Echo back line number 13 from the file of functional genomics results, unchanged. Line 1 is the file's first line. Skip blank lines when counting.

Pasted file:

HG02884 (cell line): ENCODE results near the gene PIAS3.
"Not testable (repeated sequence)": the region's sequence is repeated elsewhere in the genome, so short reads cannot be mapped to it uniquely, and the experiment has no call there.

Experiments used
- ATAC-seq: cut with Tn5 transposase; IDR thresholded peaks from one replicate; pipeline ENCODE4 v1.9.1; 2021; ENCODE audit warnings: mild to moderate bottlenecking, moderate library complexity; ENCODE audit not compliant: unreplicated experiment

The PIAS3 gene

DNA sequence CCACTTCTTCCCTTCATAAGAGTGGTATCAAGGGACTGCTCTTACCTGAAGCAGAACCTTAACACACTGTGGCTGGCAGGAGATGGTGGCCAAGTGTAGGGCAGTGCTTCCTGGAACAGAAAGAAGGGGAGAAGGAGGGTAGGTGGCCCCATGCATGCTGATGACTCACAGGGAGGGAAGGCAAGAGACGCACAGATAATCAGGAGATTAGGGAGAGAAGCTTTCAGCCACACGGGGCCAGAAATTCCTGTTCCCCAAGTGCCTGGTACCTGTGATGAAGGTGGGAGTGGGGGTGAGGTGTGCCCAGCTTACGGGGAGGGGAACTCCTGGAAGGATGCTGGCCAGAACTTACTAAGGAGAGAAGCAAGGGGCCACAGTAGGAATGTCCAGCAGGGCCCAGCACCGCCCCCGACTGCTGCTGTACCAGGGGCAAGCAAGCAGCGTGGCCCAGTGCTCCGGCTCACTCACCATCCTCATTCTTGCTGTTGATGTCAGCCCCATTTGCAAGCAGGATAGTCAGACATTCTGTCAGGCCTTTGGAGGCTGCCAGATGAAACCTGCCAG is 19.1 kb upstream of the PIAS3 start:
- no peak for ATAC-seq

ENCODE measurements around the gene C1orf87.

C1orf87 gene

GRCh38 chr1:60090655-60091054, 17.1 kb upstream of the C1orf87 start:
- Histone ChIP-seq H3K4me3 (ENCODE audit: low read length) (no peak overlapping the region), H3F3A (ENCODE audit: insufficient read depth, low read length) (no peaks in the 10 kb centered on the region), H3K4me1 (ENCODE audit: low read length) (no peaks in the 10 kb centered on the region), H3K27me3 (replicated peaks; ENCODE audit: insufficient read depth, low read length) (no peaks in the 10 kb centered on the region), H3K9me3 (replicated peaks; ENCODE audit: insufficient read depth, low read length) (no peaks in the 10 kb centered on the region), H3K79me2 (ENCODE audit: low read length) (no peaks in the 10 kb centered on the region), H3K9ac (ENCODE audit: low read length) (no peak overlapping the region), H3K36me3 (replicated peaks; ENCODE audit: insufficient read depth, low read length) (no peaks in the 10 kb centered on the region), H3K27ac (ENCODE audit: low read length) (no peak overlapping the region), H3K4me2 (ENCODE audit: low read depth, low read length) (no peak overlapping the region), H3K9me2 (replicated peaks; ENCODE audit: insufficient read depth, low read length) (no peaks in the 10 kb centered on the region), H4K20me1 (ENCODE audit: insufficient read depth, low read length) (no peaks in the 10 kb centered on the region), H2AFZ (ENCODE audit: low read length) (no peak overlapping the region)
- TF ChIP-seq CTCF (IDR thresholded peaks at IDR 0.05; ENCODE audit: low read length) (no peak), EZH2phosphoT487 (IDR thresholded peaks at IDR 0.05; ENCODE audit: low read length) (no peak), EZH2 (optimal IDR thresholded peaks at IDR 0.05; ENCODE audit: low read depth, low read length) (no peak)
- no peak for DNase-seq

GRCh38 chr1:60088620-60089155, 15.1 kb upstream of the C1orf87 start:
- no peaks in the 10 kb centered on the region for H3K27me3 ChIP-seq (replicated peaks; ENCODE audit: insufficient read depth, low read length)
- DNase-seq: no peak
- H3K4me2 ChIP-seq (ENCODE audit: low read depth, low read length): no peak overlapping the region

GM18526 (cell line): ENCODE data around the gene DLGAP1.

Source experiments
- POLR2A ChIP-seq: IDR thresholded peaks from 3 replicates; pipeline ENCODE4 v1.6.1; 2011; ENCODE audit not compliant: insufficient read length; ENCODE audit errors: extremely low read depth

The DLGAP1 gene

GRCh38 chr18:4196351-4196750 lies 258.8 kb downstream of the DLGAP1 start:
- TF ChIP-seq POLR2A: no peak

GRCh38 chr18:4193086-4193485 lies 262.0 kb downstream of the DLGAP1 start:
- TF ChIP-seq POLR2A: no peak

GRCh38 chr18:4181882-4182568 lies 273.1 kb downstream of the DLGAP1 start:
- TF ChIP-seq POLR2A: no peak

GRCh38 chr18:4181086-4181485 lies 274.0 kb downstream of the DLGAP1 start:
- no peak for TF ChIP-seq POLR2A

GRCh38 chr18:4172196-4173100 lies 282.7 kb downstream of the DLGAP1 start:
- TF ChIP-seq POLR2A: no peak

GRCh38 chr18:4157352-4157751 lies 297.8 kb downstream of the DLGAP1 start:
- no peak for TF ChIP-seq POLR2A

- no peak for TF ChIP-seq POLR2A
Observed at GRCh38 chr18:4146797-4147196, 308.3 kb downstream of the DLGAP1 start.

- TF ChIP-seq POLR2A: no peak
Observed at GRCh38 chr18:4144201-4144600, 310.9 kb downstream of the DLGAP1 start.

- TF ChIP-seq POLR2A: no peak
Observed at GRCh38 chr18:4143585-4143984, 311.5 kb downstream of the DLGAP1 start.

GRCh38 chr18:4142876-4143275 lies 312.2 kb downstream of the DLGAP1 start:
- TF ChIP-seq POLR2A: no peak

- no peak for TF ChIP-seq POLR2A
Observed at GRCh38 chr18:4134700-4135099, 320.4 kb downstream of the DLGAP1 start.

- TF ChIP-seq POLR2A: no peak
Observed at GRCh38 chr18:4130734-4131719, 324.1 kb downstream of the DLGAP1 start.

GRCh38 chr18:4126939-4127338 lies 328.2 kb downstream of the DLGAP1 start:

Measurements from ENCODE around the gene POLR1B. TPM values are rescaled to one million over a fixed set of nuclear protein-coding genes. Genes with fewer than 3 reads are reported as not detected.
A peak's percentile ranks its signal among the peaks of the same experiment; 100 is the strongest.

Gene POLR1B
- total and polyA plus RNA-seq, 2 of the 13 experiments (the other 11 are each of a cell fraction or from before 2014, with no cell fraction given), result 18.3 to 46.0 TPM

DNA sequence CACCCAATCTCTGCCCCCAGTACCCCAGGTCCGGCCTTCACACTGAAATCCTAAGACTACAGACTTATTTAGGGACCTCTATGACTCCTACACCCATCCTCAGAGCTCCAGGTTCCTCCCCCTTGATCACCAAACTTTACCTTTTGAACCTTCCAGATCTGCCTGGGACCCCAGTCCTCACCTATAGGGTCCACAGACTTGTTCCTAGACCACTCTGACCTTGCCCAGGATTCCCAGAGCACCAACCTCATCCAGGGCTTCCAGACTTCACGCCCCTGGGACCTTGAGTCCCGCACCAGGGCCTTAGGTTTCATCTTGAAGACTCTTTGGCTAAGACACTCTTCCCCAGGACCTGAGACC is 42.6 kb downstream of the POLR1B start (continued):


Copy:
- no peak for DNase-seq